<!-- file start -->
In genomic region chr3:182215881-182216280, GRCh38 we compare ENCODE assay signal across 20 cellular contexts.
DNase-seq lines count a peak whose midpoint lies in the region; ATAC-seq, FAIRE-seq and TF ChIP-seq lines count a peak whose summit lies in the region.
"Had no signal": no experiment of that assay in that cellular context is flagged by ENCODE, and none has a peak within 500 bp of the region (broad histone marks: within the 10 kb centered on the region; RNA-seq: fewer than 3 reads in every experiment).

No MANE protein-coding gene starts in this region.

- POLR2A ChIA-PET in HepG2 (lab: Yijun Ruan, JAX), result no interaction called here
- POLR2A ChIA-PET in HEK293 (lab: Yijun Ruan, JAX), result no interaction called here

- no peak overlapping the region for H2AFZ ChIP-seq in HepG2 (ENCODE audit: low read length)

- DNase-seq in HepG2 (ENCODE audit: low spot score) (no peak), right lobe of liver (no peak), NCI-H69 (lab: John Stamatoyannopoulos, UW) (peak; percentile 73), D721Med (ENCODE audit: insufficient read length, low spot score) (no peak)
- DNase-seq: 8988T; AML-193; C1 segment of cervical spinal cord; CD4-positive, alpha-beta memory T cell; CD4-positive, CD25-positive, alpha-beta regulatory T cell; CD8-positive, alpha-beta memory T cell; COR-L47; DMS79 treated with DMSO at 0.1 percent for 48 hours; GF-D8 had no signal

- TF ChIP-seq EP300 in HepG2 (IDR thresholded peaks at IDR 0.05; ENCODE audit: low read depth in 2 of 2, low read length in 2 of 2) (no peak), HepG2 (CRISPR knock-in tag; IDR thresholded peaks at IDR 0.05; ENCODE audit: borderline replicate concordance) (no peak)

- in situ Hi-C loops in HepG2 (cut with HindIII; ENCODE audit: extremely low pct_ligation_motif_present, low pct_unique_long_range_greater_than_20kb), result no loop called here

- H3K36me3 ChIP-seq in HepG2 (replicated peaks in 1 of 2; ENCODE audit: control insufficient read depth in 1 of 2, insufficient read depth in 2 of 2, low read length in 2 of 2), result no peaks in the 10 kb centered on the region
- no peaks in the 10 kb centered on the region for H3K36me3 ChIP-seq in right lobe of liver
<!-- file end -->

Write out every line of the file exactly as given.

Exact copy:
In genomic region chr3:182215881-182216280, GRCh38 we compare ENCODE assay signal across 20 cellular contexts.
DNase-seq lines count a peak whose midpoint lies in the region; ATAC-seq, FAIRE-seq and TF ChIP-seq lines count a peak whose summit lies in the region.
"Had no signal": no experiment of that assay in that cellular context is flagged by ENCODE, and none has a peak within 500 bp of the region (broad histone marks: within the 10 kb centered on the region; RNA-seq: fewer than 3 reads in every experiment).

No MANE protein-coding gene starts in this region.

- POLR2A ChIA-PET in HepG2 (lab: Yijun Ruan, JAX), result no interaction called here
- POLR2A ChIA-PET in HEK293 (lab: Yijun Ruan, JAX), result no interaction called here

- no peak overlapping the region for H2AFZ ChIP-seq in HepG2 (ENCODE audit: low read length)

- DNase-seq in HepG2 (ENCODE audit: low spot score) (no peak), right lobe of liver (no peak), NCI-H69 (lab: John Stamatoyannopoulos, UW) (peak; percentile 73), D721Med (ENCODE audit: insufficient read length, low spot score) (no peak)
- DNase-seq: 8988T; AML-193; C1 segment of cervical spinal cord; CD4-positive, alpha-beta memory T cell; CD4-positive, CD25-positive, alpha-beta regulatory T cell; CD8-positive, alpha-beta memory T cell; COR-L47; DMS79 treated with DMSO at 0.1 percent for 48 hours; GF-D8 had no signal

- TF ChIP-seq EP300 in HepG2 (IDR thresholded peaks at IDR 0.05; ENCODE audit: low read depth in 2 of 2, low read length in 2 of 2) (no peak), HepG2 (CRISPR knock-in tag; IDR thresholded peaks at IDR 0.05; ENCODE audit: borderline replicate concordance) (no peak)

- in situ Hi-C loops in HepG2 (cut with HindIII; ENCODE audit: extremely low pct_ligation_motif_present, low pct_unique_long_range_greater_than_20kb), result no loop called here

- H3K36me3 ChIP-seq in HepG2 (replicated peaks in 1 of 2; ENCODE audit: control insufficient read depth in 1 of 2, insufficient read depth in 2 of 2, low read length in 2 of 2), result no peaks in the 10 kb centered on the region
- no peaks in the 10 kb centered on the region for H3K36me3 ChIP-seq in right lobe of liver